Ryan Singer

April 20, 2021

12. Matching problems to business imperatives

I keep getting questions about the work that happens before shaping a project. How do we decide if a problem is worth shaping? When does a problem deserve further research to frame the problem better? To answer this, our natural instinct is to weigh problems against each other. We ask “is this problem worse than that one?” or “which pr...
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April 13, 2021

11. Research gives us the problem, not the answer

I often get asked about how research fits into timeboxed work. If a team is working in a cycle and they can’t decide on a direction, should they do research? How do they fit that in a fixed timebox? This cuts to a fundamental question of where research belongs. If the team can’t decide which of multiple directions is better, it means t...
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April 12, 2021

10. Some solution vs. no solution

It’s natural to argue over what is the best, most perfect solution. Who would want to build anything less? This is especially true when we have our design or development hats on with a specific idea we hope to see in the final product. But it turns out that in the shaping phase, what’s “best” isn’t always the right question to ask. I’m...
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April 9, 2021

9. Shorthand for shaping

Here’s a look at some shorthand I’ve been playing with, early in the shaping process. I use this when I have a bunch of stuff in my head for a design but I don’t know where to start. I don’t know if all the pieces are going to combine or not. I don’t want to just start randomly and find out that I’ve painted myself in a corner, hit a d...
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April 9, 2021

8. Team Integrated and Team Modular

A Shape Up reader wrote an email asking: “1) I work for a company building custom software for different clients. Many times our clients don't have the budget to pay for full-time programmers and designers for six weeks . . . the cost is kind of high for a small business. 2) How do the roles of frontend and backend work? What if a proj...
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April 9, 2021

7. Orthogonality is a choice

There are many definitions of orthogonality. For the overlapping worlds of design, engineering and business, we can summarize with this question: what needs to be solved together as one whole, and what can be solved separately? Two things are orthogonal if we can work on one of them without having to get into the details of the other. ...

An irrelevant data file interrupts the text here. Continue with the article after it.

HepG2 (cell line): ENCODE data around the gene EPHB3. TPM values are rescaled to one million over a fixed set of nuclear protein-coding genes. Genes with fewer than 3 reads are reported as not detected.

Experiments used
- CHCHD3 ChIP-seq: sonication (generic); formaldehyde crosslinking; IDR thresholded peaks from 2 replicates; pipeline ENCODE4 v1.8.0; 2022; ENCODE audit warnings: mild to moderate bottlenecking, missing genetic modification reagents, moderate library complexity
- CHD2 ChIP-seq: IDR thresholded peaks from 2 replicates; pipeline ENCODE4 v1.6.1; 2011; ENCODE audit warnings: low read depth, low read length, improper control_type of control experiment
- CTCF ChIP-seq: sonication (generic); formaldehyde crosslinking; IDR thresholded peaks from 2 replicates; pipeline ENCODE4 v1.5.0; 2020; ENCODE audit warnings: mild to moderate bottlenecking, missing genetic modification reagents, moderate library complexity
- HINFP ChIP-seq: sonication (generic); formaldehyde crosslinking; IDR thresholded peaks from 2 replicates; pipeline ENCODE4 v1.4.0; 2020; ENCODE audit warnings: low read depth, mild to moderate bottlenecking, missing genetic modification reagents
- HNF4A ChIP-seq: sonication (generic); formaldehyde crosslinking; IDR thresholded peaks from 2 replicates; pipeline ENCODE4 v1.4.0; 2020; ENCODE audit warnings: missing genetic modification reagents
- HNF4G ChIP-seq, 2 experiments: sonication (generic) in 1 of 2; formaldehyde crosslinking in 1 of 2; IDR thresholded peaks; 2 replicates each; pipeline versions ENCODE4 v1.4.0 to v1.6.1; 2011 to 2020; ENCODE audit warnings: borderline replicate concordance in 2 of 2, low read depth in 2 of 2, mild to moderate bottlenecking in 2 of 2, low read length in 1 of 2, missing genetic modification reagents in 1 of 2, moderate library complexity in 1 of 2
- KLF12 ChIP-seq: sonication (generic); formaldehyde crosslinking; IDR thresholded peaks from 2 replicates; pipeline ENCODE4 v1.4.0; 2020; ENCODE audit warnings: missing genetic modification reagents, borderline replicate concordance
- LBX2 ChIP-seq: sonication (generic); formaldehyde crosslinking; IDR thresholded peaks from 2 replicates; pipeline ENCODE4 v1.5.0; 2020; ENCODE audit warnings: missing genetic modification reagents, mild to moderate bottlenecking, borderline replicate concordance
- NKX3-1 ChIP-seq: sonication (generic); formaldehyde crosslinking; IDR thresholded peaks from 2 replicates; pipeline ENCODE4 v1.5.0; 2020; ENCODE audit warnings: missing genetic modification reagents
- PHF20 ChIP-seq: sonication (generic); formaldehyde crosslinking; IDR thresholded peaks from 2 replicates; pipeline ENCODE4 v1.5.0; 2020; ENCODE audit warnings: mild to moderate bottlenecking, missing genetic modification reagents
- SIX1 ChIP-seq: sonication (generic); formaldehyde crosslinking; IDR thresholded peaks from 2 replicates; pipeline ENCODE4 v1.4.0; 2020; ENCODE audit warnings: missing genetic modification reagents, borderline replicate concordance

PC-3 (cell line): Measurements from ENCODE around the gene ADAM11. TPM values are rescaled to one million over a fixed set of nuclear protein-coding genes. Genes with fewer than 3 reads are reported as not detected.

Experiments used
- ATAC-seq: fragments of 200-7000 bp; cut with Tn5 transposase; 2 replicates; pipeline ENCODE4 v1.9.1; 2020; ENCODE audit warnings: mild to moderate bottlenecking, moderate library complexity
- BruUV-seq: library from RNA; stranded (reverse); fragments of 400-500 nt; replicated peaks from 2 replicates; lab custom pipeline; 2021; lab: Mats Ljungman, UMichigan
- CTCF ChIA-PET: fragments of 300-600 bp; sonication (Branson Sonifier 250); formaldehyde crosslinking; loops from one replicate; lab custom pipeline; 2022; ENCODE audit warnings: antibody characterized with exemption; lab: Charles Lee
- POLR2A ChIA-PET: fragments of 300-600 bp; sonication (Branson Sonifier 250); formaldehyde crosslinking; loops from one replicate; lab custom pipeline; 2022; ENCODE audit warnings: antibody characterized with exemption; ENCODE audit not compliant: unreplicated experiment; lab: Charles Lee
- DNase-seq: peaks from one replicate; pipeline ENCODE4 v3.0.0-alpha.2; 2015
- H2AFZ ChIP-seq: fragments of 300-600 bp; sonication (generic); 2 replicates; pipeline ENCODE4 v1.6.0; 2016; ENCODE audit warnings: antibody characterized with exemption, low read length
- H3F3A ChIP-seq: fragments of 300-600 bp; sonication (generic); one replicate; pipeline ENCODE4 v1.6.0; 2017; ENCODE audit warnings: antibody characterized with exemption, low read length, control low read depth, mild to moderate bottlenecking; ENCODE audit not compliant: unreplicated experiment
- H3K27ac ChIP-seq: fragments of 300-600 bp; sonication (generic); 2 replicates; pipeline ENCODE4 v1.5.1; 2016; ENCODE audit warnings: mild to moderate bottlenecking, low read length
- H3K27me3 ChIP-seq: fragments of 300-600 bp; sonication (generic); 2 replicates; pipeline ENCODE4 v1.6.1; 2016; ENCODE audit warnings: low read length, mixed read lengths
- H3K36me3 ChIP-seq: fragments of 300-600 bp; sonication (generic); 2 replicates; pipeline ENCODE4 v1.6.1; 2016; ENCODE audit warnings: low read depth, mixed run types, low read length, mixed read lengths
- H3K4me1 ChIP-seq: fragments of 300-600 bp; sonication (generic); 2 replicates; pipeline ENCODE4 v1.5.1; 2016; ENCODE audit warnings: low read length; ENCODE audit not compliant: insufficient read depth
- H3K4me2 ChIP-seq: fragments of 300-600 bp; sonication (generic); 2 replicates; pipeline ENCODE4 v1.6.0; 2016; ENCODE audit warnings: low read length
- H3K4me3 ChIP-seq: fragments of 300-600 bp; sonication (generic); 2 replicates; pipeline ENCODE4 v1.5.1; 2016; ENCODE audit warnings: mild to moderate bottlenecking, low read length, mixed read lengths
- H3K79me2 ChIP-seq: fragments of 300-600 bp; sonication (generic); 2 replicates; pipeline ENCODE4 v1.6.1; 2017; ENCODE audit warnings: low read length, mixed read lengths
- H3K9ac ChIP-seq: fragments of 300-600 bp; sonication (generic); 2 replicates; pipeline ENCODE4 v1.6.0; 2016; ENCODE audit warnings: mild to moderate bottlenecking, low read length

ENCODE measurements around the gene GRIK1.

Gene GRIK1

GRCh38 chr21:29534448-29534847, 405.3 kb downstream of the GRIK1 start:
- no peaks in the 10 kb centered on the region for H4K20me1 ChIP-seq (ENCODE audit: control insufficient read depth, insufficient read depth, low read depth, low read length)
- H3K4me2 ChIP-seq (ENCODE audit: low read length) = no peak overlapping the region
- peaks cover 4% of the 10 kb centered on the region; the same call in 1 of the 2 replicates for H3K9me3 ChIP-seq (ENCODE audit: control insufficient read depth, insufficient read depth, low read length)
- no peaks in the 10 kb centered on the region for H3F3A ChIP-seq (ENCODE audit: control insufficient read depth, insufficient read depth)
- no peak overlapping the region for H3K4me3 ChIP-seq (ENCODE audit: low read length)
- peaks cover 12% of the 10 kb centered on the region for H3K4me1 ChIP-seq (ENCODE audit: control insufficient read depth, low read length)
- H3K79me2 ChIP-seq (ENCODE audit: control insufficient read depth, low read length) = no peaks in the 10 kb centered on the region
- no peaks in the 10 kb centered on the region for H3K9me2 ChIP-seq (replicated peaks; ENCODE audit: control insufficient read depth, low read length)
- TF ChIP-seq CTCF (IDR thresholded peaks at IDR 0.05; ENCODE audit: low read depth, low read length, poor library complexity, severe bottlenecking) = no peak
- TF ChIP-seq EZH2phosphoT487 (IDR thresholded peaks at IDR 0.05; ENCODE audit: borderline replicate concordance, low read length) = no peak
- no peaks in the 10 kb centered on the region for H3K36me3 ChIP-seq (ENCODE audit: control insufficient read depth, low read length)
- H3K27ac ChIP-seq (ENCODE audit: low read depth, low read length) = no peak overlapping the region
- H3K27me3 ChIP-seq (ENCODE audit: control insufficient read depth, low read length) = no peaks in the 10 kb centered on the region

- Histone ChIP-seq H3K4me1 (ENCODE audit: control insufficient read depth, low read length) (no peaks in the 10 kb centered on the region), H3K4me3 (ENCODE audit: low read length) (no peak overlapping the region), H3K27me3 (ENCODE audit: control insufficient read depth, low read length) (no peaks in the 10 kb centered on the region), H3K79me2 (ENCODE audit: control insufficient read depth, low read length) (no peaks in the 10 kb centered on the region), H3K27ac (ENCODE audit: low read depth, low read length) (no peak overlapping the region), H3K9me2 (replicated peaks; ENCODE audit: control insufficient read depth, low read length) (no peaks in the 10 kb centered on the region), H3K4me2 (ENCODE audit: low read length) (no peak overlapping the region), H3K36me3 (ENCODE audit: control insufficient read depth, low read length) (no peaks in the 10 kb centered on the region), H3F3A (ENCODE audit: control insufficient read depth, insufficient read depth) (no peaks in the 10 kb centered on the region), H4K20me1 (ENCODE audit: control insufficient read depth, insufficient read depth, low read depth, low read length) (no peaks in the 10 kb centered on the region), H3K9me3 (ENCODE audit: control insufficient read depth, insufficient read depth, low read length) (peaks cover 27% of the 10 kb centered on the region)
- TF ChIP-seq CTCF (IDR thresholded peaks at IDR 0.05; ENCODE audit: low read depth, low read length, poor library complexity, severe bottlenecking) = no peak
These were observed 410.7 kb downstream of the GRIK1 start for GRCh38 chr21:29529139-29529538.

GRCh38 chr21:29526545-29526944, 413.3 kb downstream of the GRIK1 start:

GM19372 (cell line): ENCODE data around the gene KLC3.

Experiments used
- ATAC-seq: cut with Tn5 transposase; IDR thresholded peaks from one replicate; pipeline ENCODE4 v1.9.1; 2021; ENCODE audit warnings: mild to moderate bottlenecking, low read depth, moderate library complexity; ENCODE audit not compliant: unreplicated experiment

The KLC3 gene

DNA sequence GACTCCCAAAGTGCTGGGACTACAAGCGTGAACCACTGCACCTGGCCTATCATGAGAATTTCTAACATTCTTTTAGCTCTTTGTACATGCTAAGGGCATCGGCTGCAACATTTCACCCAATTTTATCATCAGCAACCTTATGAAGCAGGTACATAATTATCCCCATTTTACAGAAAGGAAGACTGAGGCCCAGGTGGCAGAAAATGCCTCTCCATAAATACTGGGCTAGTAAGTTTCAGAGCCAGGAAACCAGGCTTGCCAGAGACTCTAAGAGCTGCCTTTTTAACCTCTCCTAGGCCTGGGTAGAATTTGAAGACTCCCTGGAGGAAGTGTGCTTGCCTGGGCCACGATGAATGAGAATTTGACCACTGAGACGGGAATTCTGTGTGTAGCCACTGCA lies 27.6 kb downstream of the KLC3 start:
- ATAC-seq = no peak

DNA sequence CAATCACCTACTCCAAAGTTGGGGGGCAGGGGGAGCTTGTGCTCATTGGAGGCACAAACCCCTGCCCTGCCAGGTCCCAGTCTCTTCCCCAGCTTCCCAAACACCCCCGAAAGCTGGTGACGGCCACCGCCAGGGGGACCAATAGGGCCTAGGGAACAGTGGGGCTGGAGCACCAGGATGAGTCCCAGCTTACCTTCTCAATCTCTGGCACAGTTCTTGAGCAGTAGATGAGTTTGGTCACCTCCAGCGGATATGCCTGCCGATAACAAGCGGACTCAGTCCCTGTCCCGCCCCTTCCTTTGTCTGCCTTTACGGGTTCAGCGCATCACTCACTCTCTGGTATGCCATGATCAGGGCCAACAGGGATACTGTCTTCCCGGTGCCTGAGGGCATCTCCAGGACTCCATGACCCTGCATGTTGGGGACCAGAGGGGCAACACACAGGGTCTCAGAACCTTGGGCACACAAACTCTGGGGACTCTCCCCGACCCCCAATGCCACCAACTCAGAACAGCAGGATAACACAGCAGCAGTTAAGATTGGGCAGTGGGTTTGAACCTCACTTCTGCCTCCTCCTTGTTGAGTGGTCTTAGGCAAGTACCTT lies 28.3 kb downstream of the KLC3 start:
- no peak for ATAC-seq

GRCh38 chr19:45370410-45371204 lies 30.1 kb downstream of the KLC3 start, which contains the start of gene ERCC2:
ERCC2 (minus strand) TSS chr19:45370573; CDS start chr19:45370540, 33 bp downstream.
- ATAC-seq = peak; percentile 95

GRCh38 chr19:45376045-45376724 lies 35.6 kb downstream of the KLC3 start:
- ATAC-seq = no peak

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April 9, 2021

6. Work that energizes

After a few newsletters about defining work with pattern languages, a friend of mine said: "I don't get it. These pattern languages just look like outlines or specs. What's different?" Well, okay ... at one level it is just a spec. And maybe focusing too much on the pattern language format is misleading, because a format alone doesn't ...
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April 9, 2021

5. Video: Shaping a feature and writing a pattern language

In Christopher Alexander: A Primer I talked about project-specific pattern languages (49:02). Since then, I've shaped a handful of features for Basecamp 4 using pattern languages. The last couple newsletters gave a peek at that process (#3, #4). I have enough reps now that I'm ready to share more. So earlier this week, when it was time...
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April 9, 2021

4. Measuring usage with a Taguchi signal/noise ratio

Bob's been slowly schooling me in Taguchi methods over the last couple years. I'm starting to make some small steps towards applying them to software projects. My favorite so far is the signal/noise metric. Here's how I understand it so far. How do we know if a product is working "as it should" for people? For example, we could write a...
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April 9, 2021

3. Shaping with pattern languages

I'm re-reading Battle by Christopher Alexander. It shows the exact steps he took to design and build the Eishin Campus in Japan. I feel like a student in a master class when I'm reading this. The phases he went through map very well to Shape Up concepts, but his methods are worked out more precisely, more robustly, and seem more mature...
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